© Chris Keane / Reuters
Looking for conspiracies in all the wrong places. An example of unconscious biases affecting cognitive abilities?
Controversial evolutionary biologist Richard Dawkins has prompted mass backlash after taking to Twitter to criticize the motives of Ahmed Mohamed, the 14-year-old Texan arrested on suspicion of making a bomb.

Mohamed was arrested last week after a teacher mistook the Muslim teen's homemade clock for a bomb. As news of the controversy spread, many, including US President Barack Obama and top NASA scientists, rushed to defend the schoolboy. Critics accused school staff and local police of Islamophobia.

Prominent atheist Richard Dawkins however was not impressed the story.

"Assembling clock from bought components is fine. Taking clock out of its case to make it look as if he built it is not fine. Which is true?" Dawkins tweeted on Sunday. "Yes, there are other reasons why a boy might take a clock out of its casing and pretend he'd made it. Trying to impress teachers, for instance. If the reassembled components did something more than the original clock, that's creative. If not, it looks like hoax."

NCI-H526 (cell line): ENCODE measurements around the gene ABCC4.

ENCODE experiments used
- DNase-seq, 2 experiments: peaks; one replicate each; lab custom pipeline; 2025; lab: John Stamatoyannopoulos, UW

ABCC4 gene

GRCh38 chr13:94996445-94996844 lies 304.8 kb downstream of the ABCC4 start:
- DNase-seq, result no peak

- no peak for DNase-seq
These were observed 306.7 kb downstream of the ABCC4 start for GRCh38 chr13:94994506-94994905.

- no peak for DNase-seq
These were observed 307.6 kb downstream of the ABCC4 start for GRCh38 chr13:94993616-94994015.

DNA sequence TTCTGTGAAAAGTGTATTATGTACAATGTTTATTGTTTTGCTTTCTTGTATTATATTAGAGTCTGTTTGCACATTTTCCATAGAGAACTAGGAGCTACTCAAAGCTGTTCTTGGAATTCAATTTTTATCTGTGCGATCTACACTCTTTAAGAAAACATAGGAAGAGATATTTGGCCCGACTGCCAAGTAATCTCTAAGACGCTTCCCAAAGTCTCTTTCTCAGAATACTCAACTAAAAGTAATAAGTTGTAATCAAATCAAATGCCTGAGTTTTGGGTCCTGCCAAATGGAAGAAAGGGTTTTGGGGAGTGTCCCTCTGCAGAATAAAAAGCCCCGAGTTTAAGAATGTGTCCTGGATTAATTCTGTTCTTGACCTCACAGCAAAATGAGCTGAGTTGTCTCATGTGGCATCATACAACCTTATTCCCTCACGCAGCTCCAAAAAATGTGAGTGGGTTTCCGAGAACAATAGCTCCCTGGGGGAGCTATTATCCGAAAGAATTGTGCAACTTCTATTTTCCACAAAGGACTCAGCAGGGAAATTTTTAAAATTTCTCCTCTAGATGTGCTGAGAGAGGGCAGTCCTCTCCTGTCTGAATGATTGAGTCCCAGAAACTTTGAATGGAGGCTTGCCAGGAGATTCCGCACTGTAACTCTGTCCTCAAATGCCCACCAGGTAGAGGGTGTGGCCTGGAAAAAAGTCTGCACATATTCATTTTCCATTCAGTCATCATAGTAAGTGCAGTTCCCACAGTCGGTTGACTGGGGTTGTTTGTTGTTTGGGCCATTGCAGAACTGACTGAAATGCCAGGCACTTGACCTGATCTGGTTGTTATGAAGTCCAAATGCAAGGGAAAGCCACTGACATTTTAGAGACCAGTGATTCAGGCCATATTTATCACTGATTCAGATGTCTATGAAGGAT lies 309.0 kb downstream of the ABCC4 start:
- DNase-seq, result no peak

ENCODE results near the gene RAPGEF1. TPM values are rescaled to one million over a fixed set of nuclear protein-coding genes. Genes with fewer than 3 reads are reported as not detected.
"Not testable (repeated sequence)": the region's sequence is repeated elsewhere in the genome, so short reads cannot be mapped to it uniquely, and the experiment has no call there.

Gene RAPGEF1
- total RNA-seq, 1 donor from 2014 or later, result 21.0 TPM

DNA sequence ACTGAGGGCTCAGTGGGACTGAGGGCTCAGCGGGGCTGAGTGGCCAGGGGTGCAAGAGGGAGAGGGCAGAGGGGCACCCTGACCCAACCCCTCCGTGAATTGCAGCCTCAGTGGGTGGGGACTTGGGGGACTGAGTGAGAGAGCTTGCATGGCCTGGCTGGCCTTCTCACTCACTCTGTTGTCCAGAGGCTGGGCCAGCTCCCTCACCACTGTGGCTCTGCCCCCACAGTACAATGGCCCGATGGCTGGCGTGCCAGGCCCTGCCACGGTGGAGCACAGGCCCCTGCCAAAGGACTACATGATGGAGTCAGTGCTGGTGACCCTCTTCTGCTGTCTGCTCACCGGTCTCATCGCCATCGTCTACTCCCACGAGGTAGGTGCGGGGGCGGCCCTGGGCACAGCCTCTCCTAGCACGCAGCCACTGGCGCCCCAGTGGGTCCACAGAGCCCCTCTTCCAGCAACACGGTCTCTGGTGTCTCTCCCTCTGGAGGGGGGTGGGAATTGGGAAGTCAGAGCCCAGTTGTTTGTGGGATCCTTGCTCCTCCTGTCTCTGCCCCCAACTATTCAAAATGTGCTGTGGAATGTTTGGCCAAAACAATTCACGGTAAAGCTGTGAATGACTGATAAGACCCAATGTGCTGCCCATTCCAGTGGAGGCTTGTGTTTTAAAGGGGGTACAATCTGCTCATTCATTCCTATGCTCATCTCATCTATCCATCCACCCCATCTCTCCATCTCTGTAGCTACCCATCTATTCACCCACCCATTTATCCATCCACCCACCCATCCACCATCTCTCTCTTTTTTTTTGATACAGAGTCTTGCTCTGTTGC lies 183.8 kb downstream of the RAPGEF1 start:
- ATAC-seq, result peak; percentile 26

Dawkins also posted a link to a YouTube video in which someone argues that the clock was simply reassembled from components and that Mohamed brought it to school in order to provoke a reaction.

After Dawkin's Twitter attack, hundreds rushed to defend Mohamed and accused the author of 'The Blind Watchmaker' of missing the point. The scientist appeared to backpedal a little, saying: "Sorry if I go a bit over the top in my passion for truth ... We were all fooled, and arresting him was wrong. Like searching shoes at airports," Dawkins wrote. "I'm not putting down the child. I'm putting down myself and the rest of us for being fooled. And the police for arresting him for nothing."